Good or bad it was just this is a possibility you think people were being used yes, but not all the time if I think art and art therapy can help but I think it's a very individual istick.
And I think art can be made of trauma, but when it's anonymize and also when it's distant, it's too close and it's to pay these portraits of individual people suffering it made me feel when you talked Susan about the pink clock that thing that was in my soul after I don't think that was exploited of the two I thought it was so poignant his manhood his daughter Joanna died at the age of 21 and he was looking in the bedroom and he kept his pink clock and then pink clock and I just so you know my heart broke for what has happened in Northern Ireland well.
There's no way I think we're going to get you to agree on this as a result of listening to that program.
Are you more likely to listen to the radio through feature sort of yes, I will choose because I have already listened to one of the back.
Catalogue which was about children's literature and it was excellent so I will select the ones I I want to listen to that the future.
Will you listen to the games? I certainly will never heard it before but I got in his gentle Way made it a wonderfully sensitive programme about a huge soul in British society in the department in Northern Ireland well, James Fareham and Susan Hornby thank you very much for joining us and do let us know if you would like to take part in that item now back to Westminster and the question is this Noah German as many other Parliament has risen and the general election as well and truly began last week.
We spoke to Gavin Allen the head of news are good for the BBC who told us he couldn't wait for it all to get started.
I wonder if you still thinks that this week I
About some of the issues raised by a report from Ofcom which regulates the BBC it recently published its review into the corporations news and current affairs output and one that the BBC may not be sustainable in its current form if it can't persuade more people to use it services including of course the news however I Began the interview with a question from a police experience listener who had a general concern about the corporations news coverage.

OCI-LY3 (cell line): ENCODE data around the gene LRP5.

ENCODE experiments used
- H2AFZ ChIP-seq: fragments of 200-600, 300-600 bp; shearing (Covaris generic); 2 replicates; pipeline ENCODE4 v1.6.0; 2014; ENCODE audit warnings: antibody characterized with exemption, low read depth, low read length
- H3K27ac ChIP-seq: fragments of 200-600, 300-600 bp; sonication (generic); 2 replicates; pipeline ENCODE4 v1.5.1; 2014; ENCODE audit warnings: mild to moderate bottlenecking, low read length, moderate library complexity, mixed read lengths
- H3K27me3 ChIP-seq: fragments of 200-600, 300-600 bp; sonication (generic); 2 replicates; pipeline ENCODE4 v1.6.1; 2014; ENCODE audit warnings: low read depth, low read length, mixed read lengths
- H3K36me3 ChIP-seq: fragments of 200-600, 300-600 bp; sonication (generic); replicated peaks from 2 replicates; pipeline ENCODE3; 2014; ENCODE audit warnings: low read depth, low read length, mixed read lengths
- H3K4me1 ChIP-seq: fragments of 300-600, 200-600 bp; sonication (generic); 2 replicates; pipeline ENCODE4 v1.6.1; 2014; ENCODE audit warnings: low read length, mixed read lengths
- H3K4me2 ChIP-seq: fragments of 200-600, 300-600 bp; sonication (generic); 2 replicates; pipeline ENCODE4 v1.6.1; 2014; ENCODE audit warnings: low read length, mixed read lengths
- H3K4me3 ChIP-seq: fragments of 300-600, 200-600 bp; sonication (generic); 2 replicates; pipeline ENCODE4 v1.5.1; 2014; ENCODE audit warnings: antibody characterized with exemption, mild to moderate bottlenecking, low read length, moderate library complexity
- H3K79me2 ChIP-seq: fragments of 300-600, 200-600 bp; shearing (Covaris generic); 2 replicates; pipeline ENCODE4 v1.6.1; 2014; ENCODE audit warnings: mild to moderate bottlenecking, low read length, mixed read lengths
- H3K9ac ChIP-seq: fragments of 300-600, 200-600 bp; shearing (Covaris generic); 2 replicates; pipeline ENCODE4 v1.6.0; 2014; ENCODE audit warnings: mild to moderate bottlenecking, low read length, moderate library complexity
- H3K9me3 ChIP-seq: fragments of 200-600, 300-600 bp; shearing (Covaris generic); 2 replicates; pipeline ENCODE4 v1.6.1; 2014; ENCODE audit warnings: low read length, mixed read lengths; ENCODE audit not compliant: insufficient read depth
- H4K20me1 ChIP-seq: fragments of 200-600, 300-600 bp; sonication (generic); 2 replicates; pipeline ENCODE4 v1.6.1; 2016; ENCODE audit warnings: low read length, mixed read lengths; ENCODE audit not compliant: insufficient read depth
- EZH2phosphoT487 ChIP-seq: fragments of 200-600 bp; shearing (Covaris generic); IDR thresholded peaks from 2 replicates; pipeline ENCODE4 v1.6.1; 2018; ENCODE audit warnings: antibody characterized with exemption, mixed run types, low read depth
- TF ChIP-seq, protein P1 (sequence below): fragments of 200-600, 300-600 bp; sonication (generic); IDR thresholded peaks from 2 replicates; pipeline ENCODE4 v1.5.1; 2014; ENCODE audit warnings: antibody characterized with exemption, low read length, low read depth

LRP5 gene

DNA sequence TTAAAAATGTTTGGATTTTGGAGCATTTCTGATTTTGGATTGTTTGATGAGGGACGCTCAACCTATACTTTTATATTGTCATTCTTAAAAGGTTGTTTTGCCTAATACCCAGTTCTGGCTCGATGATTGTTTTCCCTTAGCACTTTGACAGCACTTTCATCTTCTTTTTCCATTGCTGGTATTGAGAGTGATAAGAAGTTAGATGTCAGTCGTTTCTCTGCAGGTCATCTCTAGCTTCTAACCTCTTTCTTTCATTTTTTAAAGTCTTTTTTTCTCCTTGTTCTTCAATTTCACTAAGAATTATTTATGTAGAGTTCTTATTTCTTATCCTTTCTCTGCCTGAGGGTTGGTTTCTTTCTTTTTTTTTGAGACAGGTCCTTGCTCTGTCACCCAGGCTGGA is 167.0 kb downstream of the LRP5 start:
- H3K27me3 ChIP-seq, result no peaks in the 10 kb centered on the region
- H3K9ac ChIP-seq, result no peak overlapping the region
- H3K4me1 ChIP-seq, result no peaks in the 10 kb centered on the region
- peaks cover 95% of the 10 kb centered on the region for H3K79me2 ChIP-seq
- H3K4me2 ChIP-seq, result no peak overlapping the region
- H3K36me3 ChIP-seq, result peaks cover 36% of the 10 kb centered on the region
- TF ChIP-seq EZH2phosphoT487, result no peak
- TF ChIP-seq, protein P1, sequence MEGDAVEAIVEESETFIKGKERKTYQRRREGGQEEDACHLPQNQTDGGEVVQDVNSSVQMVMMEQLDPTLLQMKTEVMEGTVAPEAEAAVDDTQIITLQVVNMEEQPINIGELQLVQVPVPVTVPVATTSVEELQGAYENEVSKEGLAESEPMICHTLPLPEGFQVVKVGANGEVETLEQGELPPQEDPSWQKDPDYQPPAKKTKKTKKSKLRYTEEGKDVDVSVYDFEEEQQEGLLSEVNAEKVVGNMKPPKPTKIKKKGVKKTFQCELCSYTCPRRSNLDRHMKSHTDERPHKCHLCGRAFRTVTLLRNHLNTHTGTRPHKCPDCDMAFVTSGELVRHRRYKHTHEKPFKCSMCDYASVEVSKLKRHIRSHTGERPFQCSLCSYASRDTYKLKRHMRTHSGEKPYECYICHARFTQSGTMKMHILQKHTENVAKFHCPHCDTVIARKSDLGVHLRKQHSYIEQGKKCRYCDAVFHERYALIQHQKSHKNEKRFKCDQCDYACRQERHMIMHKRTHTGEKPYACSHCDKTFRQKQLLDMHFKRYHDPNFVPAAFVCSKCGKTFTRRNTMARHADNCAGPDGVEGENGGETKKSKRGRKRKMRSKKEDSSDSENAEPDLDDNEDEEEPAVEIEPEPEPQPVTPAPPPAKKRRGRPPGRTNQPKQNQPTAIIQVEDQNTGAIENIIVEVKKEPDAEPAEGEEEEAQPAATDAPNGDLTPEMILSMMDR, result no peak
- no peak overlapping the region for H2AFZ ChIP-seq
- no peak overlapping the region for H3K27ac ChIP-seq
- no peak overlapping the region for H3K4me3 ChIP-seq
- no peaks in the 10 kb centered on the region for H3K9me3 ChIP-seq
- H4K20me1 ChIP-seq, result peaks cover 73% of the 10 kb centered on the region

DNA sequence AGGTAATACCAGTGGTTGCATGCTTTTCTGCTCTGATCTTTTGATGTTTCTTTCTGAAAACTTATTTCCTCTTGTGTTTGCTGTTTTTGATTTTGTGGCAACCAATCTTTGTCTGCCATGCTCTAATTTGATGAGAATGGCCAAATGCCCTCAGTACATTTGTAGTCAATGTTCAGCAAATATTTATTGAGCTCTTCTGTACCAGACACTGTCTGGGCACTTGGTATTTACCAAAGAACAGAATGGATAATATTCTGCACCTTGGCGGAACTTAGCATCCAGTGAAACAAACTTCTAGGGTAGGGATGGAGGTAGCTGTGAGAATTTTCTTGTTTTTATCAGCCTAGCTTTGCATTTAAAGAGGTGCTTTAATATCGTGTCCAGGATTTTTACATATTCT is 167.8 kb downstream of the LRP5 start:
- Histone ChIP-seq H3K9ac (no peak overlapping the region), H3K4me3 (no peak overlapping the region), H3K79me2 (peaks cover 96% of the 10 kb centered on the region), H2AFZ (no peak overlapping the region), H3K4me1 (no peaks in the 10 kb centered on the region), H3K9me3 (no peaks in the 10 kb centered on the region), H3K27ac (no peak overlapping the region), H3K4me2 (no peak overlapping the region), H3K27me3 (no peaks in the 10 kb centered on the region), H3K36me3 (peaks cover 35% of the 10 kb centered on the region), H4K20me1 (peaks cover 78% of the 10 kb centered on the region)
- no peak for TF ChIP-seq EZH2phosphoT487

I'm David from Sheffield really worried about the bandwidths or lack of it in terms of news September 14th was a really good example where the news was pretty much the same from the Today programme all the way through to the 6:00 news in the evening with 1 bizarre incident at lunch time.
We have the news reader reader piece Nicky Morgan then actually repeating in her own words what the newsreader a red and then a summary of what she said from one of the political, Correspondents
David from Sheffield is of course the former have said to David Blunkett there is a danger stories pop-up in headline, and he said the first story in the running of a yes, of course you go to it very quickly than you may hear colfax repeated, but that's sort of the nature of an introduction to a piece that you can hear about and if it's the most important piece.
I don't think it's so terrible that it bears a bit of repetition.
I think it's pretty rare account examples where you literally hear the same thing you might be feeding off a point to make a separate point to a supplementary point but we don't just repeat the news through times of Avenue stores pubs and reported under reporting concerns about a particular part of the world.
I am concerned that BBC News has an obsession with news from the US play Pakistan Afghanistan and the Middle East by contrast news from France and the countries of Western Europe themes minimal who decides which areas of the World Cup
Which to ignore the BBC is out of balance here and there needs to be some rebalancing of coverage Gavin on first or do you think Europe is underreported and has been ported over perhaps quite a long period until the bound to say no equal I suppose if I was truly honest it was so many come to the world.
Everywhere is underreported in truth.
We desperately trying to report all the News of the World on a daily basis.
You do cover as we speak English as America gets that covers all the places which are perhaps easy of access also you do cover as well.
So when you have gradual but important change is perhaps less perceptible.
There's always a reason for dropping it off the running order and some would say that happened with your with the result that during the campaign for example it don't think the public was very well informed about the nature of Europe I'm not sure that's true.
I know you've seen you like that.
I'm happy to serve review.
I just instinctively think is right.
I look back or listen back to the world tonight over over recent weeks.
They done everything from pumpkin Germany to gay rights in Poland in June in Bulgaria Bulgaria there's death of Franco exhumation is a lot of stories in Europe it's true that are they getting the the prominence and it's brexit that they might probably not but they're they're run on main news bulletins and we got correspondence across Europe and so I don't have anymore.
Everyone is familiar with the laser Zone but they might be used because we have got the protest on violence not the underlying political Changes but let me pick a couple of things and more things from the Ofcom report.
They said that contain to see the BBC News to count first content as middle-class and london-centric whether it's effect is not we'll get to that you accepted that is a perception m71i and count when I go to the north of England for example.
I think it is perception.
Whether it's true or not having said that even on the whether it's true or not.
We are striving to be a more diverse organisation so we recognise that we would look forward to go to truly reflect the UK but it's not just diversity of gender or ethnicity class even for the sake of taking a box.
It is about diversity of thought and input into what we make you happy know when you have the BBC News Center adds a fantastic new centre, but you're all that together.